Mythical colored inkpen memoirs

Short and sweet has never worked for me but mostly because I never tried it
This is the time of year we only paint in Kansas colors and only speak in haiku
The shrapnel of your blown car speakers litters my lawn like plastic Easter eggs run over by the headless horseman the time he escaped the city fairgrounds on a riding mower
Each cigarette you don’t smoke is a birthday candle Death doesn’t get to blow out
said my Grandmother even though I found it hard to imagine her baking a cake for anyone of that reputation. I preferred Funfetti.
Our family pet was a rainbow-colored basset hound named Stanislove, an Americanization of papa’s rottweiler which used to hunt rabbits through both old and new world slum yards
If times had been different he might have just been a shade-tree butcher. Like his father.
In Roanoke and Görlitzer Parks I continue to detect the presence of a fox. I do not understand its message, I just know I am to follow.
Knowing when to admit the illusions are working against you. That the past hasn’t ended. That you were better off. That you can return.
I swear I saw a field of grazing camel in the southern reaches of Douglas County, KS.
But I can’t be sure. We lost our medical supplies trying to ford the Wakarusa, which should not have been so difficult. We were delirious.
Dance with the one that brung ya, she said. But she was hopelessly behind the times. We went to prom in a covered wagon, which I can’t say for sure wasn’t stolen. It caught on fire at the filling station when one of us lit a cigarette. She refused to get out. Now all I get are voicemails from beyond the grave, garbled and full of Midwestern platitudes.
My head is spinning and it hasn’t stopped since last Tuesday.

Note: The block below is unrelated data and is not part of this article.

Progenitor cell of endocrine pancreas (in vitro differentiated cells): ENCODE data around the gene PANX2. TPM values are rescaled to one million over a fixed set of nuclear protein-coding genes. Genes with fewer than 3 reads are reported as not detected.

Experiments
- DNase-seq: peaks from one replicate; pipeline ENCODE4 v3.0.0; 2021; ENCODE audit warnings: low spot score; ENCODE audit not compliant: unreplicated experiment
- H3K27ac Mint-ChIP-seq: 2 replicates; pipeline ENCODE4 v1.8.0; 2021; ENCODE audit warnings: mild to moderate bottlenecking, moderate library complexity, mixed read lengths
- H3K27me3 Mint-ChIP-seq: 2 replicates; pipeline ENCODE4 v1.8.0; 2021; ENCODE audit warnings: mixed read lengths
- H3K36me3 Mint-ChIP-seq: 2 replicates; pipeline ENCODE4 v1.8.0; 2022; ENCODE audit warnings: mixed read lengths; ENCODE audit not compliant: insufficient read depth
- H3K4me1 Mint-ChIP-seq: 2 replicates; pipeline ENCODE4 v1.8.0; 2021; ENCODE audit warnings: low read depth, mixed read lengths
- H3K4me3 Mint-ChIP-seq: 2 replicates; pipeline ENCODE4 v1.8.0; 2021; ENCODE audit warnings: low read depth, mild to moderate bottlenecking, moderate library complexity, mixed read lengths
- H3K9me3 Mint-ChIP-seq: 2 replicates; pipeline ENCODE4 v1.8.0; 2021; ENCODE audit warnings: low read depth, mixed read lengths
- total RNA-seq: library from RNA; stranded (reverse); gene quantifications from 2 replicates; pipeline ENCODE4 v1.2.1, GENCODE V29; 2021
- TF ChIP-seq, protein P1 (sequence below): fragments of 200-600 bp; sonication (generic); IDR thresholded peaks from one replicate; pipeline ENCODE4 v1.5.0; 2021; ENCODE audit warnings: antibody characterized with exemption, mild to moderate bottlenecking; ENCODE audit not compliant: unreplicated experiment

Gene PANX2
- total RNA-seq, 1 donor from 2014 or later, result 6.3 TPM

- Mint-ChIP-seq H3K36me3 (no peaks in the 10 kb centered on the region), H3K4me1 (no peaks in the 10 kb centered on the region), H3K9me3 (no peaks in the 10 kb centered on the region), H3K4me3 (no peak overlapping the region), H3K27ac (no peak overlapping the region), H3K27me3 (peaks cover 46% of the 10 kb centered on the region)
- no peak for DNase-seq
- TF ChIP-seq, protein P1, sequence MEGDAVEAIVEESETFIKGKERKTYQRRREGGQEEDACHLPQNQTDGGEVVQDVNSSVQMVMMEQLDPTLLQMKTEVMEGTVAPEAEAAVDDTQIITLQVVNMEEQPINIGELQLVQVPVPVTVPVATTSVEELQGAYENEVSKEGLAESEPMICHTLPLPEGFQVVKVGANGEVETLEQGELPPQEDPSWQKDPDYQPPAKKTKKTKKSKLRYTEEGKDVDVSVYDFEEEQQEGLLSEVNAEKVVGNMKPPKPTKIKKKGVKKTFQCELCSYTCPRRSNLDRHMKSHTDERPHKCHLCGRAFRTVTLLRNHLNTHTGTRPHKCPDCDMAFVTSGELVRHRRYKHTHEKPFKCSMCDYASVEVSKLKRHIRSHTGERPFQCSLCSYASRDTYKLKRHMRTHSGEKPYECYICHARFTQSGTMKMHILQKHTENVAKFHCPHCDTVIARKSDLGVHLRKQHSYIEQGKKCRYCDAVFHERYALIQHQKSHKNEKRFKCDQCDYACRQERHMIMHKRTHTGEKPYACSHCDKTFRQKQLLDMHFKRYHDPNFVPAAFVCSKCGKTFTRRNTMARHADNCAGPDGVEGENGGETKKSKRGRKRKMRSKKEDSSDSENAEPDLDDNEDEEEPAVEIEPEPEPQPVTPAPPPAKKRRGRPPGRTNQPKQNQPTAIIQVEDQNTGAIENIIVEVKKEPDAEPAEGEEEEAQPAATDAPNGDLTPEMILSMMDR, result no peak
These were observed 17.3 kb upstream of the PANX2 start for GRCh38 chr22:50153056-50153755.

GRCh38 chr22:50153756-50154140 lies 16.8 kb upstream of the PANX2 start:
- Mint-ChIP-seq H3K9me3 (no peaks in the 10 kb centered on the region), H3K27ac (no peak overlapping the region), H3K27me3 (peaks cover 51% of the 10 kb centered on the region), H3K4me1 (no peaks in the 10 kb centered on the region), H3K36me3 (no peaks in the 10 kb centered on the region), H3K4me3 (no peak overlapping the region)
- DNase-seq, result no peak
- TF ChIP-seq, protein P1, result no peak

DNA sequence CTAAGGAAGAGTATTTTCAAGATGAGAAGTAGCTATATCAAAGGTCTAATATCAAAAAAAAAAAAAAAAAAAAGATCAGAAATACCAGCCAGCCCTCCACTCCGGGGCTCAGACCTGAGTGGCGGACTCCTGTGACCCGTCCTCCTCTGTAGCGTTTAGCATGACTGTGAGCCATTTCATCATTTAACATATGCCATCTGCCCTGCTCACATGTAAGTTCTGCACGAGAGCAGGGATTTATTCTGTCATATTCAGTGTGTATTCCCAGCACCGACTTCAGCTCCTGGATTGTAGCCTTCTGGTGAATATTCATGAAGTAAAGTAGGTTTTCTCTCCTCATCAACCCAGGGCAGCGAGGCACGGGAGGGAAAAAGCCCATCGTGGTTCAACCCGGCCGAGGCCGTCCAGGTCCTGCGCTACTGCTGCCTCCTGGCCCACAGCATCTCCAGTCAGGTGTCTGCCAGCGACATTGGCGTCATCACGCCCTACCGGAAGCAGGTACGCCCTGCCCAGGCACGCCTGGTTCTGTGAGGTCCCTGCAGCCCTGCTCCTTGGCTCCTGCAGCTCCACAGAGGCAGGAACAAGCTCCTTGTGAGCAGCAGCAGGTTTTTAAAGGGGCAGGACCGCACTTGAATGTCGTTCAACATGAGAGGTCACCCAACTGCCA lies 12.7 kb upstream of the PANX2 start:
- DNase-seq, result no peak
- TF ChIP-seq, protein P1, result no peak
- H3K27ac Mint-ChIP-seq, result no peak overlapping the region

Lunatics are by definition drawn to the moon but the city obscures the object of their search.
This is why they stray toward railroad tracks, harbors, quarries, embankments. Picnicking in silence on mountains of chad.
Count yourself lucky you’ve even come this far. About to begin a new life in the plains.
I can keep this candle burning for as long as it takes you to sleep and then wake up again.
I know a good turn of phrase when I hear one but I can’t prioritize to save my soul. Saving my soul is my top priority.
Compañero I can give you a high five but I can’t change your mind.
Pay next months rent in sand dollars, sell your winged sandals at the Schwarzflohmarkt.
The night we rode WWI-era military motorbikes single file across the Flint Hills at first frost.
The furthest west I ever played harmonica was Kanorado, but the most memorable sit-in was in Vinland, Kansas, where I believe there is an airstrip as well as a barn-like church blackened if not structurally compromised by fire. The place has good bones but no known relics.
My friends had set up a studio of sorts in what used to be a smithy. It was deepest winter and I was charged with tending to the smaller furnace, standing up now and then to take a solo.
I thought I had heard everything until a ghost accused me of a lack of transparency. But if you want to talk specteroscopy you’ll have to take a number.
The fact that we ever decided to populate these hills still baffles me. Now the outside world adores us for our garage sales and specialized methods of cooking meat. Our healthy ratio of on/off ramps. The fatalism of our leading ladies.
Have you ever been to the West Bottoms and walked down a street called Seldom Seen?
If you’ve come this far you’ve come too far.
He described the river as a fallen princess. She blew a kiss as she sailed away on the tramp steamer but no one was left to receive it. The cursive of the Kaw the coursing currents of the Big Muddy. Everyone drowned at the launch party and yet no one was injured.
A flock of Carolina Parakeets divebombed the atrium when we least expected. We protected our heads with styrofoam salad trays, our faces streaked with vinaigrette.
The journeyman poetry teacher said your whole universe rests on an unsteady and shifting system of symbols. Long on shortcuts, short on safe passage. Leaves of absence, fields of bluegrass.
The curved stem of the pumpkin looks like a petrified green thumbs-up. In a final salute to summer all the screen doors in the neighborhood are slammed.
The trains running through these floodplains are so long you can barely hear the whistle of the engine if you’re riding in the very last car. They don’t call them cabooses anymore, and I know this because I made my home in a decommissioned BNSF car.
I planted a garden and spent long hours at the picnic table with my set of colored pens. I’ve done my best to find a common thread, to keep you entertained. I am signing off at 12:12 on this first night of November.
I remain, most decidedly,
Lucas Freiherr von Wetzel

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